Recruiting Immigrant Workers: Norway 2014

image of Recruiting Immigrant Workers: Norway 2014

Norway is characterised by very high levels of migration from within the European Economic Area (EEA) and growing but small scale labour migration from countries outside the EEA. In this context, the challenge for managing discretionary labour migration is to ensure it complements EEA flows. High-skilled workers who come to Norway often leave, even if their employer would like to keep them. Norway has many international students, but most appear to leave at graduation or in the years that follow. The spouses of skilled migrants – usually educated and talented themselves – face challenges in finding employment, and this may cause the whole family to leave. Key industries in smaller population centres wonder how they will source talent in the future. This review examines these aspects of the Norwegian labour migration system. It considers the efficiency of procedures and whether the system is capable of meeting demand. It looks at several policy measures that were implemented and withdrawn, and assesses how these and other mechanisms could be better applied. The characteristics and behaviour of past labour migrants is examined to suggest means of encouraging promising immigrants to remain, and how Norway might attract the specific labour migrants from which it can most benefit in the future.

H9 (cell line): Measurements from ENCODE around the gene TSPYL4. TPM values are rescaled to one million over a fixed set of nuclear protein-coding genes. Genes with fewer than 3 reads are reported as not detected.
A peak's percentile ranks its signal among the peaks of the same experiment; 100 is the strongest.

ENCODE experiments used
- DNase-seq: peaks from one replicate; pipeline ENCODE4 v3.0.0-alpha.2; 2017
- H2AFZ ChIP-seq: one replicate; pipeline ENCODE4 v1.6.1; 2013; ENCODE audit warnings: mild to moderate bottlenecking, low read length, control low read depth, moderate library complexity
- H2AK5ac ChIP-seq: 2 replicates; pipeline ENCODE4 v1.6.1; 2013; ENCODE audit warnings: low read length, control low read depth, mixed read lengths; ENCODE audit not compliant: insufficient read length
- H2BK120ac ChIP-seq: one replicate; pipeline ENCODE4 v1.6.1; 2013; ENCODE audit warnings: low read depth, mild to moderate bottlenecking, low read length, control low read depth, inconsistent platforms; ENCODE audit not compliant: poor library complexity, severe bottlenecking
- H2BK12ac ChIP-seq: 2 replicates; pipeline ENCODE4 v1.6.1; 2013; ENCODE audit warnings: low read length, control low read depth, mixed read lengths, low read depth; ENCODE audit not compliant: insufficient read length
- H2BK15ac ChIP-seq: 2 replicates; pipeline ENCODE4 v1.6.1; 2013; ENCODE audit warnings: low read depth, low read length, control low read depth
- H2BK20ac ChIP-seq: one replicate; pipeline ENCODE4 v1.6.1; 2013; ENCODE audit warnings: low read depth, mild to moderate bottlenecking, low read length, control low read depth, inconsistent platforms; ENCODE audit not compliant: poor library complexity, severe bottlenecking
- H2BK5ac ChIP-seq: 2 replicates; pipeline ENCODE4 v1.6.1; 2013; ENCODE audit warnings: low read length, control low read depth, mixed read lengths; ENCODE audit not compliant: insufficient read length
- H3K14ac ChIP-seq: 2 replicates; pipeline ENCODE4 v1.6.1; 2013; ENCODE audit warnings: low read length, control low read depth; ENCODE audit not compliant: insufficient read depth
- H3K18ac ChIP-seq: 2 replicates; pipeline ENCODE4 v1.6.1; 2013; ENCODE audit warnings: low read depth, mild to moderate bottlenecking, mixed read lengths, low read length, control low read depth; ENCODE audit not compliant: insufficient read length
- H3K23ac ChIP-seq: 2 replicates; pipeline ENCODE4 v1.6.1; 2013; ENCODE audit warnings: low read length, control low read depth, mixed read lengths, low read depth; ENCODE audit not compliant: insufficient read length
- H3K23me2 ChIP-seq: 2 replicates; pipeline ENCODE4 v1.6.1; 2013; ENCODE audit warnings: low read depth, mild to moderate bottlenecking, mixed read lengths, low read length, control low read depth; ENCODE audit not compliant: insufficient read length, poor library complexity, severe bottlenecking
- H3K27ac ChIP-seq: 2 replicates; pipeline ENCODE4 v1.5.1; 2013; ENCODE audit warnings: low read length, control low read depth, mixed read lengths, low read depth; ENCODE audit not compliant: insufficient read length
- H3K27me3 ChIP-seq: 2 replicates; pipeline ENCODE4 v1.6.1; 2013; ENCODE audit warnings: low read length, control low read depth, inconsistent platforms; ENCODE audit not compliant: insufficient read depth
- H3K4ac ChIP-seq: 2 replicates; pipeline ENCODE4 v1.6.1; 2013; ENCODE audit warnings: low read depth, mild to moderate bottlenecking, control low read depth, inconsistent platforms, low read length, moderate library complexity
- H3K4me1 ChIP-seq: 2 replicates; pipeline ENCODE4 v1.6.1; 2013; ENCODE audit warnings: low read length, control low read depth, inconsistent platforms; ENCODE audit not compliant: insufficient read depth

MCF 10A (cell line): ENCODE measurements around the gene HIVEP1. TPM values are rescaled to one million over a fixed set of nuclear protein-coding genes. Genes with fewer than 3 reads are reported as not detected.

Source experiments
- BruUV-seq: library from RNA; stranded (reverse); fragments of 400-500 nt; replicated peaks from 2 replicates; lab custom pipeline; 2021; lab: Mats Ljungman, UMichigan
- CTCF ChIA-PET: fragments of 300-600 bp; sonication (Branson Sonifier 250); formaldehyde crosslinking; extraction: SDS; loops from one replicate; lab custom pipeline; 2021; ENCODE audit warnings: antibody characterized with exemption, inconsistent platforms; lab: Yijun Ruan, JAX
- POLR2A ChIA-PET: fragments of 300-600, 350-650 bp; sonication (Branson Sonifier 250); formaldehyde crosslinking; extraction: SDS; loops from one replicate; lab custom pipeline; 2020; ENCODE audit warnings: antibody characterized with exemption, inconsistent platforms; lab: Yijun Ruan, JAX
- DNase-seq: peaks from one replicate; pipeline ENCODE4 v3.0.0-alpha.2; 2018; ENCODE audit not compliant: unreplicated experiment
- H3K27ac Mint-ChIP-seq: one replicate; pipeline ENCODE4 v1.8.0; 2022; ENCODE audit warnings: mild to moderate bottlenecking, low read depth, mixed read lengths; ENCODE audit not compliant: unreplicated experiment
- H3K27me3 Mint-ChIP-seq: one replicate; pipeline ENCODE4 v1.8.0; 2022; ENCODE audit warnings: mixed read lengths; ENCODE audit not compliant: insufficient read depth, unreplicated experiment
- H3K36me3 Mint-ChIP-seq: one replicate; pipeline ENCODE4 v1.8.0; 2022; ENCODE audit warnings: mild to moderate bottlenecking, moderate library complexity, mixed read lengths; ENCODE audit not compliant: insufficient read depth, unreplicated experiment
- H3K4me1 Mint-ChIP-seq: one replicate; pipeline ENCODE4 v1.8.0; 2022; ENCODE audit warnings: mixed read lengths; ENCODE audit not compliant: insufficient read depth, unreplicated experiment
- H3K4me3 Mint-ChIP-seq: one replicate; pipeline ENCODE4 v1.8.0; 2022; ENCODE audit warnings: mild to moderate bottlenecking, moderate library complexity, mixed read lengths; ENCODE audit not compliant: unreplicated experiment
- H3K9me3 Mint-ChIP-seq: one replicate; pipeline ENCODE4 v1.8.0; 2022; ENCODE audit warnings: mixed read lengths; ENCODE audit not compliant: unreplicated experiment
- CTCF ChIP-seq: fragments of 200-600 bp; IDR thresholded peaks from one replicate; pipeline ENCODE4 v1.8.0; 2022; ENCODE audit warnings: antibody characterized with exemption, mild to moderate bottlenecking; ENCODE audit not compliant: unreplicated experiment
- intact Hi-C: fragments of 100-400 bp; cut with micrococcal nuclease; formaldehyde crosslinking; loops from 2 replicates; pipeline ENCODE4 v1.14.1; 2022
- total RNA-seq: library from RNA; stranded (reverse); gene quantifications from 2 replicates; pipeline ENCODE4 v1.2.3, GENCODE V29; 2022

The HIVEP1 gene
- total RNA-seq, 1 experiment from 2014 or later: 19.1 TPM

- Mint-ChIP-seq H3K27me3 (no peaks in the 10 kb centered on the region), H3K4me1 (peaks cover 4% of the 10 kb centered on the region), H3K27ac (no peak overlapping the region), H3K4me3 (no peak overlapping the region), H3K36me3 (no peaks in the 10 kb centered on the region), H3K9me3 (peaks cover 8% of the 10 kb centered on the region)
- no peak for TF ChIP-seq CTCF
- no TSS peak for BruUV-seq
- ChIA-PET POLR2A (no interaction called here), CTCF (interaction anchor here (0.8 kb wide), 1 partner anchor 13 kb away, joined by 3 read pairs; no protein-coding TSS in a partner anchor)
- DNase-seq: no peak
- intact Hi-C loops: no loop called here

International graduates: An underutilised labour source in Norway

The number of international students enrolled in Norwegian Universities has doubled over the past ten years. However, although Norway changed its policy in the 2000s to allow international students to stay after study if they find skilled work, it has today one of the lowest post-study stay rates in the OECD. In addition, only 6% of skilled labour permits are issued to international students, suggesting that this is not the feeder channel for labour migration that it should be. Understanding the factors determining the attraction and retention of these young students is important is important for Norway to remain competitive in this field. Access to information on job opportunities as well as the promotion of work opportunities during studies, are important parameters determining productive retention.


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